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Massimo Minesso Ferrari

30 June 2020
WORKING PAPER SERIES - No. 2432
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Abstract
In this paper, I incorporate a complex network model into a state of the art stochastic general equilibrium framework with an active interbank market. Banks exchange funds one another generating a complex web of interbanking relations. With the tools of network analysis it is possible to study how contagion spreads between banks and what is the probability and size of a cascade (a sequence of defaults) generated by a single initial episode. Those variables are a key component to understand systemic risk and to assess the stability of the banking system. In extreme scenarios, the system may experience a phase transition when the consequences of one single initial shock affect the entire population. I show that the size and probability of a cascade evolve along the business cycle and how they respond to exogenous shocks. Financial shocks have a larger impact on contagion probability than real shocks that, however, are long lasting. Additionally I find that monetary policy faces a trade off between financial stability and macroeconomic stabilization. Government spending shocks, on the contrary, have smaller effects on both.
JEL Code
E44 : Macroeconomics and Monetary Economics→Money and Interest Rates→Financial Markets and the Macroeconomy
E32 : Macroeconomics and Monetary Economics→Prices, Business Fluctuations, and Cycles→Business Fluctuations, Cycles
E52 : Macroeconomics and Monetary Economics→Monetary Policy, Central Banking, and the Supply of Money and Credit→Monetary Policy
E58 : Macroeconomics and Monetary Economics→Monetary Policy, Central Banking, and the Supply of Money and Credit→Central Banks and Their Policies
D85 : Microeconomics→Information, Knowledge, and Uncertainty→Network Formation and Analysis: Theory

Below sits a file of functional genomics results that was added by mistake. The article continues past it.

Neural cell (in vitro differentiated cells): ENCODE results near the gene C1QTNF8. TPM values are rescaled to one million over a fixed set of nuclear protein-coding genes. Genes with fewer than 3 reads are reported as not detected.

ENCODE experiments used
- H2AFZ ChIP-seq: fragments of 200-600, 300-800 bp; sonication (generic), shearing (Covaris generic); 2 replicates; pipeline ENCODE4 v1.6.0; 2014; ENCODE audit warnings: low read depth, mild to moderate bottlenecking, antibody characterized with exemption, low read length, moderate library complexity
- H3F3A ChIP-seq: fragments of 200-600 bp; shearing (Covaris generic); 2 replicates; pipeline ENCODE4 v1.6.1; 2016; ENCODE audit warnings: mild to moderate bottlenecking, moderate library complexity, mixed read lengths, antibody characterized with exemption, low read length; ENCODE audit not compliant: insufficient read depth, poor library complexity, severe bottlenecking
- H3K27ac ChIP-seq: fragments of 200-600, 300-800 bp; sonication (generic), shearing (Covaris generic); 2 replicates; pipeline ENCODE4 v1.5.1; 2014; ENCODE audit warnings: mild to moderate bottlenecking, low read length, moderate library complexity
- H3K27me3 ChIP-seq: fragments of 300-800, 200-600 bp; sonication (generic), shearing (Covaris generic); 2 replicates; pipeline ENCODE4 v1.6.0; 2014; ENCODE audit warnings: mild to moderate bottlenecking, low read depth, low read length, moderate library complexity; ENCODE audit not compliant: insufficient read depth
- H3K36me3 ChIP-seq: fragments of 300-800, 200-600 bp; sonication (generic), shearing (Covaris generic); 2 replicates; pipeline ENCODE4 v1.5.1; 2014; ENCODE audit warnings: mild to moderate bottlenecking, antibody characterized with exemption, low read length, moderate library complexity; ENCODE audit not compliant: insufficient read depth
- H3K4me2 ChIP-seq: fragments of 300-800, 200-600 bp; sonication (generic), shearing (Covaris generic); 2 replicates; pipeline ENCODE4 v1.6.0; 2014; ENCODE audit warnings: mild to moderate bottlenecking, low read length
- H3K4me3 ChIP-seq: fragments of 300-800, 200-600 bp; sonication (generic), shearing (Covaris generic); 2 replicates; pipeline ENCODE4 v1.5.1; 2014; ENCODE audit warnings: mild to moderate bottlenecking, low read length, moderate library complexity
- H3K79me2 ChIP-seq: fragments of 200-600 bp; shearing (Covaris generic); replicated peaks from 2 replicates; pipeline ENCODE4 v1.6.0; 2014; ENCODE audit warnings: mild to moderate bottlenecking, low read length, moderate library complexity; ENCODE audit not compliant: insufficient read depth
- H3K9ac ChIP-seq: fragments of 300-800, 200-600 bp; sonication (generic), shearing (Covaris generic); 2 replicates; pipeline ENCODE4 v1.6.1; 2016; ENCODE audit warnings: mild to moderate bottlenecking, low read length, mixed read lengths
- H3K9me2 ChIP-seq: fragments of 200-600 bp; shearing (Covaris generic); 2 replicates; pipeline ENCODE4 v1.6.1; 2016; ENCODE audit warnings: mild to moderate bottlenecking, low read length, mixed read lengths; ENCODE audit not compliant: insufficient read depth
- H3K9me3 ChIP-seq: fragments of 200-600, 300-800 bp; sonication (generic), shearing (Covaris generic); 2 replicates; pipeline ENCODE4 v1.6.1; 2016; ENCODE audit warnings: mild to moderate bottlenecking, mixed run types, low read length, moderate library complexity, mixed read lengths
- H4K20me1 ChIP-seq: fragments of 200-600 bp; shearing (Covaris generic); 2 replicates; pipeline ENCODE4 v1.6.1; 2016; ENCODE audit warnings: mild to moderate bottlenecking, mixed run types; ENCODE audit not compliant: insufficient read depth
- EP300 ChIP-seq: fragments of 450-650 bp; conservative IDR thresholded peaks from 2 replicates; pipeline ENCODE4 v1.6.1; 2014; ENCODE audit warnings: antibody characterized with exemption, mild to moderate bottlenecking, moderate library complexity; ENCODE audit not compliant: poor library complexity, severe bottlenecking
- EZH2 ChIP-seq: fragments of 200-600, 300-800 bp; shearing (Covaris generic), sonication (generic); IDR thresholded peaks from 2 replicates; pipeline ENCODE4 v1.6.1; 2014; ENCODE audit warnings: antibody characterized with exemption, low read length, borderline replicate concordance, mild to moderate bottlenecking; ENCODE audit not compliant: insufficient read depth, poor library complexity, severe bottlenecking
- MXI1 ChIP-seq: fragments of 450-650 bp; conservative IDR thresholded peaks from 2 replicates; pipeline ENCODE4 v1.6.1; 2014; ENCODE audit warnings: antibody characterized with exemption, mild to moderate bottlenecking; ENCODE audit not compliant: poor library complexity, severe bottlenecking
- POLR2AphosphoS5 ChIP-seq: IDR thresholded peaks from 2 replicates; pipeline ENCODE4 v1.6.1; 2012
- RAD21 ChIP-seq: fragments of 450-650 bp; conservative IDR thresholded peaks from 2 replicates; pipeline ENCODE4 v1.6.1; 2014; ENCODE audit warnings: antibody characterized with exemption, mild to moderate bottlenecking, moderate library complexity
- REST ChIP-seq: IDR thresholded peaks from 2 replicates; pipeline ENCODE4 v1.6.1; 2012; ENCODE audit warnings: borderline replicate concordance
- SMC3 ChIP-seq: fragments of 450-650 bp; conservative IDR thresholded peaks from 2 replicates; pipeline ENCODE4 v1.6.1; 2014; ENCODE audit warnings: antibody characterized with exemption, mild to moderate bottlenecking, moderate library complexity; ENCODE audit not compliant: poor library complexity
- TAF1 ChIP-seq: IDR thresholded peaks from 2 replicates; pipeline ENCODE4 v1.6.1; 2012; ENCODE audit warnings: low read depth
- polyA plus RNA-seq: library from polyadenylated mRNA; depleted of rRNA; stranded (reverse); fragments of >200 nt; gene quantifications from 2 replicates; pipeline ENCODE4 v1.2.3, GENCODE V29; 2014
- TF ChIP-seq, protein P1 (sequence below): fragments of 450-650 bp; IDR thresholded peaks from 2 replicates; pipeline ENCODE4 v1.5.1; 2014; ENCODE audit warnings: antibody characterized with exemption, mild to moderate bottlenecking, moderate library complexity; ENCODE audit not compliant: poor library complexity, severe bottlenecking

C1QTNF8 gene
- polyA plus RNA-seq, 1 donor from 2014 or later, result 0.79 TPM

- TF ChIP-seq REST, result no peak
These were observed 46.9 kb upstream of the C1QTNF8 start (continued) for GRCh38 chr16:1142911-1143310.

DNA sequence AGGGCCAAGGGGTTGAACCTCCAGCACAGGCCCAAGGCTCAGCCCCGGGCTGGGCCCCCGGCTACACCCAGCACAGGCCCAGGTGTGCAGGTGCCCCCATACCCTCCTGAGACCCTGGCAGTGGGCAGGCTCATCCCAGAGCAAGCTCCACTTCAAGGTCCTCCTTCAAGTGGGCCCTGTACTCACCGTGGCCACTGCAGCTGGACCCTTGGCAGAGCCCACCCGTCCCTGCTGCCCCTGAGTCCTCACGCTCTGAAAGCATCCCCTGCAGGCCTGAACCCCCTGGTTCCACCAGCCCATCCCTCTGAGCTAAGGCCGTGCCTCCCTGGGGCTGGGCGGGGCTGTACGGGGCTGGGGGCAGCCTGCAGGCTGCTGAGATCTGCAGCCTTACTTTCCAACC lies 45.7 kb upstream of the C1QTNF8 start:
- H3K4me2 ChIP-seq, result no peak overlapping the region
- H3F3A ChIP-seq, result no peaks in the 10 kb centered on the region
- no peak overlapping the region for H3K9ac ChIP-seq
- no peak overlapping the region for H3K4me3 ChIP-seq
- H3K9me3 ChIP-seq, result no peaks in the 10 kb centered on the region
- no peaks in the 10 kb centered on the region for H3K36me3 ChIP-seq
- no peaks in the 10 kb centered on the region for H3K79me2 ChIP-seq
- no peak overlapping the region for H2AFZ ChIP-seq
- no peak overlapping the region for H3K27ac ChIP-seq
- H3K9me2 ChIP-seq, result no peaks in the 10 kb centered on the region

19 November 2020
WORKING PAPER SERIES - No. 2488
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Abstract
We examine the open-economy implications of the introduction of a central bank digital currency (CBDC).We add a CBDC to the menu of monetary assets available in a standard two-country DSGE model with financial frictions and consider a broad set of alternative technical features in CBDC design. We analyse the international transmission of standard monetary policy and technology shocks in the presence and absence of a CDBC and the implications for optimal monetary policy and welfare. The presence of a CBDC amplifies the international spillovers of shocks to a significant extent, thereby increasing international linkages. But the magnitude of these effects depends crucially on CBDC design and can be significantly dampened if the CBDC possesses specific technical features. We also show that domestic issuance of a CBDC increases asymmetries in the international monetary system by reducing monetary policy autonomy in foreign economies.
JEL Code
E50 : Macroeconomics and Monetary Economics→Monetary Policy, Central Banking, and the Supply of Money and Credit→General
F30 : International Economics→International Finance→General
23 November 2020
WORKING PAPER SERIES - No. 2490
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Abstract
In this paper, we apply textual analysis and machine learning algorithms to construct an index capturing trade tensions between US and China. Our indicator matches well-known events in the US-China trade dispute and is exogenous to the developments on global financial markets. By means of local projection methods, we show that US markets are largely unaffected by rising trade tensions, with the exception of those firms that are more exposed to China, while the same shock negatively affects stock market indices in EMEs and China. Higher trade tensions also entail: i) an appreciation of the US dollar; ii) a depreciation of EMEs currencies; iii) muted changes in safe haven currencies; iv) portfolio re-balancing between stocks and bonds in the EMEs. We also show that trade tensions account for around 15% of the variance of Chinese stocks while their contribution is muted for US markets. These findings suggest that the US-China trade tensions are interpreted as a negative demand shock for the Chinese economy rather than as a global risk shock.
JEL Code
D53 : Microeconomics→General Equilibrium and Disequilibrium→Financial Markets
E44 : Macroeconomics and Monetary Economics→Money and Interest Rates→Financial Markets and the Macroeconomy
F13 : International Economics→Trade→Trade Policy, International Trade Organizations
F14 : International Economics→Trade→Empirical Studies of Trade
C55 : Mathematical and Quantitative Methods→Econometric Modeling→Modeling with Large Data Sets?